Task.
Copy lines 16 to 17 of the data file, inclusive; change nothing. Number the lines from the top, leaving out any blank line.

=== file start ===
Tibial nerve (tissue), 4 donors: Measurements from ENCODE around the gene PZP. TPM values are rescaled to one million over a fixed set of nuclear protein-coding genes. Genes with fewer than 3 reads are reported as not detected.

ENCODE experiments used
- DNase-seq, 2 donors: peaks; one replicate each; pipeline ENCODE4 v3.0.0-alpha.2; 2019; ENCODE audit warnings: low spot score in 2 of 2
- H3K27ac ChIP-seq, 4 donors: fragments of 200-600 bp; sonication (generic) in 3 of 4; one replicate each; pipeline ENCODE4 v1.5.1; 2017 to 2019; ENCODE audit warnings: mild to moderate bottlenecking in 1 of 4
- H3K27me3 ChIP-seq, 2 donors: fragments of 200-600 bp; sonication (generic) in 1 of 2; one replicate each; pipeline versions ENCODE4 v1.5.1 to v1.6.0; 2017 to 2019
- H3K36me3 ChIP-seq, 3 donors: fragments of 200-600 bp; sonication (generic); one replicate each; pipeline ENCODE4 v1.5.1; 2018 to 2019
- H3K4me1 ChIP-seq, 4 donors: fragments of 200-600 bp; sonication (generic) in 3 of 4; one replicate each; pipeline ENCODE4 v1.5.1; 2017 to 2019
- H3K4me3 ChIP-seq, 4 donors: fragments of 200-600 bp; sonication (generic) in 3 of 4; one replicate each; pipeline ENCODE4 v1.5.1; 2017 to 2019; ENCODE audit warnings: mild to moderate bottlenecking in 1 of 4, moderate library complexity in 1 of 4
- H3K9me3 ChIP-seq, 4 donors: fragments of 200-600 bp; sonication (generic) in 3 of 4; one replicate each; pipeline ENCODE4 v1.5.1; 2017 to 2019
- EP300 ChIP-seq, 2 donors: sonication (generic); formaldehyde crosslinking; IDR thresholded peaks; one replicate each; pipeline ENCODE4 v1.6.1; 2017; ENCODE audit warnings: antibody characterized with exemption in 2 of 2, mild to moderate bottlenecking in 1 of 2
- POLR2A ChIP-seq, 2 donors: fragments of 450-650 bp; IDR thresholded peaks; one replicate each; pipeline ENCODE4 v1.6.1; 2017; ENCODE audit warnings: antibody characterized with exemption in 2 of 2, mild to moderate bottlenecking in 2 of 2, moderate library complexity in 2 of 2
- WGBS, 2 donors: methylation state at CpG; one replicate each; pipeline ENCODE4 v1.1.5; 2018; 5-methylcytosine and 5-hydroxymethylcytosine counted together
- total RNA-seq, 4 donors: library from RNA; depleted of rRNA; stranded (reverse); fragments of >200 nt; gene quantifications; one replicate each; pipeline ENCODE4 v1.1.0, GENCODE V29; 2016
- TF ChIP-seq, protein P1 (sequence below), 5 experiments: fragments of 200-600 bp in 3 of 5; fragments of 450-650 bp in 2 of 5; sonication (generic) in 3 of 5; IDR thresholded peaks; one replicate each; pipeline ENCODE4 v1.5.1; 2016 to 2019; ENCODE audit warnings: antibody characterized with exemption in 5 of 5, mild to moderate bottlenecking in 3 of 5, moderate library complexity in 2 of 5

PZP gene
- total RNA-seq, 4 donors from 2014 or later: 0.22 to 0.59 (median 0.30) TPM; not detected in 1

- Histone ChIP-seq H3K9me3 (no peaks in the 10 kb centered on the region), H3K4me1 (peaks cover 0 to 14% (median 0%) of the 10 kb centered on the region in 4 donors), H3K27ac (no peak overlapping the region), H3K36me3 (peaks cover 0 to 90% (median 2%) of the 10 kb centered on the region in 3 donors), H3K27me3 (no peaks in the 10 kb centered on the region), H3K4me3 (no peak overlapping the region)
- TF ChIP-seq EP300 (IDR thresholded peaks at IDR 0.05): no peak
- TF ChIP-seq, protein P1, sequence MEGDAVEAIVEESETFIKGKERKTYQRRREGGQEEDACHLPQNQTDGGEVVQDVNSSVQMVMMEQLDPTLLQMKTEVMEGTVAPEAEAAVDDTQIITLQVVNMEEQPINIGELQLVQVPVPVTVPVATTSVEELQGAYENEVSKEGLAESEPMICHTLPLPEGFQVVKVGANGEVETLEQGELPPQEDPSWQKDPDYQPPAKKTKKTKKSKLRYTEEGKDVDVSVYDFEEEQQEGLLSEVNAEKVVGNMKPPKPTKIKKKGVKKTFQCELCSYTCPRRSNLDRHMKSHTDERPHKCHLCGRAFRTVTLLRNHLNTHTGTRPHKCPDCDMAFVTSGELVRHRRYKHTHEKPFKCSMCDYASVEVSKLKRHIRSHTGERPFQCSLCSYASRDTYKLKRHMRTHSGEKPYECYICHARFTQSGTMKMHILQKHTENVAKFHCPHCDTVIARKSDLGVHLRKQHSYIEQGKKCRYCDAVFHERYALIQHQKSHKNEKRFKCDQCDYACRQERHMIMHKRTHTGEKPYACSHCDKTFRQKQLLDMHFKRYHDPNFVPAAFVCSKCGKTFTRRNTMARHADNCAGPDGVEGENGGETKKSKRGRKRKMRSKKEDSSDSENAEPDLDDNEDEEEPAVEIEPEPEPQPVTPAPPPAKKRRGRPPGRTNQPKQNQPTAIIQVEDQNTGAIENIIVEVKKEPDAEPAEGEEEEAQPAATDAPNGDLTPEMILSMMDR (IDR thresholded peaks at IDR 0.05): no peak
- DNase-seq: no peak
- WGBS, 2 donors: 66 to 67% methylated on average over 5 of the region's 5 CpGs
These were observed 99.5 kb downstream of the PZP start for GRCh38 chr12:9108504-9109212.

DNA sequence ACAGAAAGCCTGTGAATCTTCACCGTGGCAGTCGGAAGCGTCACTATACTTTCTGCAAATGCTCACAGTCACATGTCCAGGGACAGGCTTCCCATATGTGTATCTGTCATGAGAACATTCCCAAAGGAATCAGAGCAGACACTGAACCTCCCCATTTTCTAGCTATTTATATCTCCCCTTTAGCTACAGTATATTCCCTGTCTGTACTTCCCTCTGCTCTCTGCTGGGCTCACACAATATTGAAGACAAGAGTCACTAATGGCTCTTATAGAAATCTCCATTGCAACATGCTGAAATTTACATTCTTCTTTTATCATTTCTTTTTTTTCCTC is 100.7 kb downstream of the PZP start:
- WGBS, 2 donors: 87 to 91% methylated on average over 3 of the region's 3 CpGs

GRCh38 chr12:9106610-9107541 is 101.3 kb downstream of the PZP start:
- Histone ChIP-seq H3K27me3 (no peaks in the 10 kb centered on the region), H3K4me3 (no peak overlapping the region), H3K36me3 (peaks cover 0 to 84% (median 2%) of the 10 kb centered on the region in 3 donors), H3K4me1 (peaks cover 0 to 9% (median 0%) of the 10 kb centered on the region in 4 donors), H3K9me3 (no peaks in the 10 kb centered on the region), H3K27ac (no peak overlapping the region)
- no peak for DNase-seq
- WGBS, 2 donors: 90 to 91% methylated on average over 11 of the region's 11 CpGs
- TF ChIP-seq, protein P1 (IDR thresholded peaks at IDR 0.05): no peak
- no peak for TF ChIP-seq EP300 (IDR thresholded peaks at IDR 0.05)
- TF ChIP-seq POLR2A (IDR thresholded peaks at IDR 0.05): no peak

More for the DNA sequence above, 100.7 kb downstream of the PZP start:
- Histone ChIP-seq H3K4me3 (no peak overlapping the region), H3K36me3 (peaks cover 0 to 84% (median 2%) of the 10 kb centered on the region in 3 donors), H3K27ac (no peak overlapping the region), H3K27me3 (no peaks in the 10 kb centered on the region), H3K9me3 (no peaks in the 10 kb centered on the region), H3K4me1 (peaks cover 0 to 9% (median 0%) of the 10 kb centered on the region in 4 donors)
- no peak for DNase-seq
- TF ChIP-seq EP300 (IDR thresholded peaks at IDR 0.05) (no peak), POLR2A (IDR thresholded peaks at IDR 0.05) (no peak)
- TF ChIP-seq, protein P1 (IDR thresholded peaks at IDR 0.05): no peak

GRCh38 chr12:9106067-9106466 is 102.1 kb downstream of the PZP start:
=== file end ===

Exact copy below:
- total RNA-seq, 4 donors from 2014 or later: 0.22 to 0.59 (median 0.30) TPM; not detected in 1

- Histone ChIP-seq H3K9me3 (no peaks in the 10 kb centered on the region), H3K4me1 (peaks cover 0 to 14% (median 0%) of the 10 kb centered on the region in 4 donors), H3K27ac (no peak overlapping the region), H3K36me3 (peaks cover 0 to 90% (median 2%) of the 10 kb centered on the region in 3 donors), H3K27me3 (no peaks in the 10 kb centered on the region), H3K4me3 (no peak overlapping the region)